South Bank Book Market
Originally uploaded by Miss Gab.
It's a good thing I finally worked out how to find Waterloo Bridge from the station, because just underneath the giant structure is The South Bank Book Market. Every day until 7pm, trestle tables are stocked with second hand books covering just about any subject you can imagine. Given that the day was so nice, and I had no plans at all, I had to go check it out.
The dude in the white hat shadowed me as I wandered from trestle to trestle. At first I thought he was one of the vendors but no, he was just a fellow book worm, trying to find a book to catch his eye.
Along the trestles there were lots of tattered, leather-bound books and some of them were obviously quite special because the vendors had lovingly wrapped them in plastic to protect them. Those books were about 25GBP, depending on the condition. Not knowing anything about rare books, I'm not sure if that amounts to a bargain or not.
I was tempted by quite a few titles, but I settled on "The Name of the Rose" by Umberto Eco (saw the film and loved it); and "The Travels of a Fat Bulldog" by George Courtauld, the story of a Royal Courier who travels to British embassies around the world carrying the Queen's official, confidential correspondence. The blurb assures me that the book is funny, but we'll see. Both of these books were 3GBP each and they were in very good condition, so I considered that sum to be perfectly reasonable.
Given it was such a nice day, I wandered along the South Bank precinct that is very similar to the North Terrace riverbank back home. To my left was the South Bank Centre, home to many arts & festival events in London - big exhibition halls and the like. To my right, the River Thames with loads of boat activity today - I guess everyone wanted to take full advantage of the sunshine.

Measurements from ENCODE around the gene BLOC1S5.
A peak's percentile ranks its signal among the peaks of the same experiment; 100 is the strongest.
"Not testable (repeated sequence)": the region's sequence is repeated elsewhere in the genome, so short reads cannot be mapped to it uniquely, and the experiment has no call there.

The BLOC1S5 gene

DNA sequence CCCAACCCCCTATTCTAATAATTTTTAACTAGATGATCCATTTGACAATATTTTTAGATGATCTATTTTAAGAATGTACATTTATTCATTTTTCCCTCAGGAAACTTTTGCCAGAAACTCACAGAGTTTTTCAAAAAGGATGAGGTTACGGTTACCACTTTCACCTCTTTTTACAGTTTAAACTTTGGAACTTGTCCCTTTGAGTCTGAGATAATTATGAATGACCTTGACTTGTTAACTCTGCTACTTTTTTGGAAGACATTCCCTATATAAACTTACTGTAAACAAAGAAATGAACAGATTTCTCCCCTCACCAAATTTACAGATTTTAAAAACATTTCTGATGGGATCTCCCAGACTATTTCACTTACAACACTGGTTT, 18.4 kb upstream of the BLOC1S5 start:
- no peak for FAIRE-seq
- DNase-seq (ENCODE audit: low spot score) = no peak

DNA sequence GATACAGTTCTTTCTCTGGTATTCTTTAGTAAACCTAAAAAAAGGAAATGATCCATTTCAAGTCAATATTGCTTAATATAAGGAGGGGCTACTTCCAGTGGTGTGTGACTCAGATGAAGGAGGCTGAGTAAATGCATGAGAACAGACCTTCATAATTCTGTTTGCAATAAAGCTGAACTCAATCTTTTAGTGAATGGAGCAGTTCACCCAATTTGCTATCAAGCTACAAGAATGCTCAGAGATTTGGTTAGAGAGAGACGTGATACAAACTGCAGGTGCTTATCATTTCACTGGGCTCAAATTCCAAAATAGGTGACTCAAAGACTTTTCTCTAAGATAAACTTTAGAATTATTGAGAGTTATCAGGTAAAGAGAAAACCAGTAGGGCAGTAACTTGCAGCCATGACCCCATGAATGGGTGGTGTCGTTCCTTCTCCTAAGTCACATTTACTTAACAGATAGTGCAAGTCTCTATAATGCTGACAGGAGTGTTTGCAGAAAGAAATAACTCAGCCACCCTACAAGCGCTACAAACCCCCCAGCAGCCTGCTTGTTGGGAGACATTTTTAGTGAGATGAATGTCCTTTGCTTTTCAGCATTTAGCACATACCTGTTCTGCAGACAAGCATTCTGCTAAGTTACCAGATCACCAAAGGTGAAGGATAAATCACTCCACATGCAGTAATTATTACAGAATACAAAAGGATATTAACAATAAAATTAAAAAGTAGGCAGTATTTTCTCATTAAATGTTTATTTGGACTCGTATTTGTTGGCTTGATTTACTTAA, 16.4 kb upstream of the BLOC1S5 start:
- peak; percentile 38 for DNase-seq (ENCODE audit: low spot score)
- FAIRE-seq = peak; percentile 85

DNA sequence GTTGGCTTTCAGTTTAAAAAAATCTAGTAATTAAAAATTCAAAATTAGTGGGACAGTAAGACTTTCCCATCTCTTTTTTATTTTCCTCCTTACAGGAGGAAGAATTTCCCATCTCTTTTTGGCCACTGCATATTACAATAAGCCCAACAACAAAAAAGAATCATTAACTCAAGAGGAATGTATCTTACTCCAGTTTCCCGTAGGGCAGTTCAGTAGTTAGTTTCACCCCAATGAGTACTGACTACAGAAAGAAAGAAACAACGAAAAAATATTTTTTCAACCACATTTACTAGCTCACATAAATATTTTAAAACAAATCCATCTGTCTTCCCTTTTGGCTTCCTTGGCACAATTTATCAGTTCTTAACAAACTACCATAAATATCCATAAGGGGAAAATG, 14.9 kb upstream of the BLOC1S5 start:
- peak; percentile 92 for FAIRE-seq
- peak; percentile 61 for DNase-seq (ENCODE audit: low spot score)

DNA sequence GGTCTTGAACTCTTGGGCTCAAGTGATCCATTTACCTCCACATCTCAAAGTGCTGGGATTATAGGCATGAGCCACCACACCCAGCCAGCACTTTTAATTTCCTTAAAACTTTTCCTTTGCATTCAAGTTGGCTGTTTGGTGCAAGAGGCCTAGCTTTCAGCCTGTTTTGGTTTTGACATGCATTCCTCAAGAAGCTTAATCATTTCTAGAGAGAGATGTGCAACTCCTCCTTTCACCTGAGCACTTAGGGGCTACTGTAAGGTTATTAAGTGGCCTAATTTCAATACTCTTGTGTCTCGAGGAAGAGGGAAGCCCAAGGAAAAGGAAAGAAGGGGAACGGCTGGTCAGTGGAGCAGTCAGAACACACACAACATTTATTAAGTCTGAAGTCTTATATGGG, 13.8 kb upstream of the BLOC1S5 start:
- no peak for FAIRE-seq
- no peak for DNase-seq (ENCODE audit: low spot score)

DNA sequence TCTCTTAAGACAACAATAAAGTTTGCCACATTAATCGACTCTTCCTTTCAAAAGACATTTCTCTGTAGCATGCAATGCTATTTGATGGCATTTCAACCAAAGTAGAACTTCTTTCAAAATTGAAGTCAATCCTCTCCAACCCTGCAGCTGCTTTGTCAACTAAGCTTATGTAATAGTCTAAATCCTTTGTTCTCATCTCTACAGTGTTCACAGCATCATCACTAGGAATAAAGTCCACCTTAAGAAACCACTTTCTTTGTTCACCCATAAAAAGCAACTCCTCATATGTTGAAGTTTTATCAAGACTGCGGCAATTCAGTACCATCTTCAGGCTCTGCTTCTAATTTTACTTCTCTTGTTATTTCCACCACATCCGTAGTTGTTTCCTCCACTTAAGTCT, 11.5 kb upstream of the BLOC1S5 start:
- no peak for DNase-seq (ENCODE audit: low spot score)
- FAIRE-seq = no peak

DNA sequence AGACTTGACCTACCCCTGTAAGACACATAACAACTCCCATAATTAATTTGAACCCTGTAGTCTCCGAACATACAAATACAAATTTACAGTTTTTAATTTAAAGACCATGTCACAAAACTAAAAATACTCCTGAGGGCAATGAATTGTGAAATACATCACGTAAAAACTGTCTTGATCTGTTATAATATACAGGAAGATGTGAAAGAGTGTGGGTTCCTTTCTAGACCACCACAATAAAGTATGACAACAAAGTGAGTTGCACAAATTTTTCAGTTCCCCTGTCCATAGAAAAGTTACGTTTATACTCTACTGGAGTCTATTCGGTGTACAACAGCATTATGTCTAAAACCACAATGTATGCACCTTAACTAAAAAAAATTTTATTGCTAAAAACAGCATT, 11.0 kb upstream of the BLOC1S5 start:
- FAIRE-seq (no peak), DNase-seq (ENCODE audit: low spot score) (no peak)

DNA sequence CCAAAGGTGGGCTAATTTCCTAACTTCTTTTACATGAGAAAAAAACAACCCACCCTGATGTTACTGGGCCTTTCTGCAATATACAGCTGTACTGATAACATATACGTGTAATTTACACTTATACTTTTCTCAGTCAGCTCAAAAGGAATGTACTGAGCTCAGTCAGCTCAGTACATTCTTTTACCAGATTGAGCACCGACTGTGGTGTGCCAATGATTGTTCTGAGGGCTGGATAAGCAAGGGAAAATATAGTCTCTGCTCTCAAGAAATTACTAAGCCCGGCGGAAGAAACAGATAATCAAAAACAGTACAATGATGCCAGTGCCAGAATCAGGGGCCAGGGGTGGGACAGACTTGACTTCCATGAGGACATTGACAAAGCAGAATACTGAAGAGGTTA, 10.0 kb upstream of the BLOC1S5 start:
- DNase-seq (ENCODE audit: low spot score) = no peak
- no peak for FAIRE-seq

The South Bank Centre is currently celebrating Festival Brazil, and there were lots of advertisements for music, theatre and dance events associated with it. I stopped to watch a presentation by a circus troupe who were trying to get members of the crowd to join in with them. Some poor schmuck volunteered to learn how to cartwheel and it was excruciating to watch. The poor guy just couldn't do it - but fair play to him; he squatted and flipped the entire length of the rubber mat, encouraged by rows of kids applauding his efforts. Sometimes I am so uncharitable.
I wandered along the riverbank, past Westminster Bridge (Aquarium on my left, Big Ben across the river to my right) and I headed towards Lambeth Bridge.
For reasons known only to the universe, I followed some signs for the Imperial War Museum. I am not interested in warfare of any kind, and even less interested in Britain's role in warfare of any kind, so I'm not sure what inspired me to keep walking. Perhaps it was the prospect of exploring the road less travelled (which given my history is a completely stupid idea as it usually ends up with me getting lost). But on I trudged.
Approaching the Imperial War Museum, I was surprised to realise just how many people were going through there. So many tourists, with so many children, it was a nightmare. I couldn't make sense of the place and the signs for the exhibits were so small, I couldn't work out how the museum was laid out, or how I should approach my visit. I got stuck behind a young family with two kids and the mother decided to read each and every information panel to her kids; it just about killed me. Mum, Dad, two kids and a stroller stopping dead every 6 feet to read - ALOUD - the world's most boring information panels. Yikes.
Perhaps it was the information panels, perhaps it was the crowds, but most likely it was the air conditioning - bottom line was I left the place after about 15 minutes. I will read about it online though, to see whether I should be going back sometime - when the Museum is closed to everybody else but me, perhaps.
I didn't spend a great deal of time outside today but I enjoyed just enough society to say that I have had a lovely weekend. I got to explore a bit more of the city and I didn't get lost. Best of all, I discovered two places this weekend - the Borough Market and the South Bank Book Market - that I suspect will become regular haunts while I am living here. Food and books - easy ways into my heart.